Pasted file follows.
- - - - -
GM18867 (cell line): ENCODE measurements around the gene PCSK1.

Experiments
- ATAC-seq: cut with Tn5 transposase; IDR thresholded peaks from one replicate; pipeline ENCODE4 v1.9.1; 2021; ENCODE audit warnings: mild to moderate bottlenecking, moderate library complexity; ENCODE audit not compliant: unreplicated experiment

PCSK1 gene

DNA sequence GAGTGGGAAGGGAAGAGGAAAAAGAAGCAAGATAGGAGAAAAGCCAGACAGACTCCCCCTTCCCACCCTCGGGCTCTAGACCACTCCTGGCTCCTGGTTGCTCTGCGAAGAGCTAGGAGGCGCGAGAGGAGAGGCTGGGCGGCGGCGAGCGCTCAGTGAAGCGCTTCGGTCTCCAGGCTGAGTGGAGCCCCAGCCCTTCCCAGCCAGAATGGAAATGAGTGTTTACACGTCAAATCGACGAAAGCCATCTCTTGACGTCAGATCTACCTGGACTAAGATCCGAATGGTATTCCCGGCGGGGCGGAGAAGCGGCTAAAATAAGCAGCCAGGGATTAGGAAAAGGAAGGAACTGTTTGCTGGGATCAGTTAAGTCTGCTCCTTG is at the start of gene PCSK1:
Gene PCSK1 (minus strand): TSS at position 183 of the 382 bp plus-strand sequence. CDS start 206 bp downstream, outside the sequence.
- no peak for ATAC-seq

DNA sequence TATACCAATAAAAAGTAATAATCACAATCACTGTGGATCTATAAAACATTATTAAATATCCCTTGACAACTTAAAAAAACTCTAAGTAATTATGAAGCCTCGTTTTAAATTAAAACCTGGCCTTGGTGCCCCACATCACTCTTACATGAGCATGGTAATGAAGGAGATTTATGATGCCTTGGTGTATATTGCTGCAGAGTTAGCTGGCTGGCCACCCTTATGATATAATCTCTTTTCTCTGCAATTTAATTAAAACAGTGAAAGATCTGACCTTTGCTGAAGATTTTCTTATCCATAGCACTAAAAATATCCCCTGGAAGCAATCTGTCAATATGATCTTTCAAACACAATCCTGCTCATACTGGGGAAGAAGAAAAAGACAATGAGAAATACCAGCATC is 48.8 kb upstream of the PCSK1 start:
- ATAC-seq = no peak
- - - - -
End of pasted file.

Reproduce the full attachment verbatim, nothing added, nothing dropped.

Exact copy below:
GM18867 (cell line): ENCODE measurements around the gene PCSK1.

Experiments
- ATAC-seq: cut with Tn5 transposase; IDR thresholded peaks from one replicate; pipeline ENCODE4 v1.9.1; 2021; ENCODE audit warnings: mild to moderate bottlenecking, moderate library complexity; ENCODE audit not compliant: unreplicated experiment

PCSK1 gene

DNA sequence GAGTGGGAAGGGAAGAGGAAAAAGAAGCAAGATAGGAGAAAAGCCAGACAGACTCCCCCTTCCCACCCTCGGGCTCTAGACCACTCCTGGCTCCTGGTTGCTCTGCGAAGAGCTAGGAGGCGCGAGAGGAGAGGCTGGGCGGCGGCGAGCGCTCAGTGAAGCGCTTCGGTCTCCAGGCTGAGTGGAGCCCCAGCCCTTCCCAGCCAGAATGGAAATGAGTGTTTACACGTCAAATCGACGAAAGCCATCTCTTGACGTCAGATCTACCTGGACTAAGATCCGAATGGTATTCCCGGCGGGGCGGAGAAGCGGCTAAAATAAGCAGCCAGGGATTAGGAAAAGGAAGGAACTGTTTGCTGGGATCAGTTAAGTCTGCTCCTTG is at the start of gene PCSK1:
Gene PCSK1 (minus strand): TSS at position 183 of the 382 bp plus-strand sequence. CDS start 206 bp downstream, outside the sequence.
- no peak for ATAC-seq

DNA sequence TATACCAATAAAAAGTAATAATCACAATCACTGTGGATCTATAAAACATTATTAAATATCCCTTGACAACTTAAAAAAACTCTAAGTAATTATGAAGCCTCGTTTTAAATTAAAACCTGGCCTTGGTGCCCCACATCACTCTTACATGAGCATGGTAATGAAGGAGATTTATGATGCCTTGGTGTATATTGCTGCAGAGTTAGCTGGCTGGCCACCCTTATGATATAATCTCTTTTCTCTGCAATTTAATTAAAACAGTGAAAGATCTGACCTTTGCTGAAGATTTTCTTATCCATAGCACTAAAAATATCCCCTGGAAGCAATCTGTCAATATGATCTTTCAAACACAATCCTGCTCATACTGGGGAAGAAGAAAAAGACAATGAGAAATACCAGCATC is 48.8 kb upstream of the PCSK1 start:
- ATAC-seq = no peak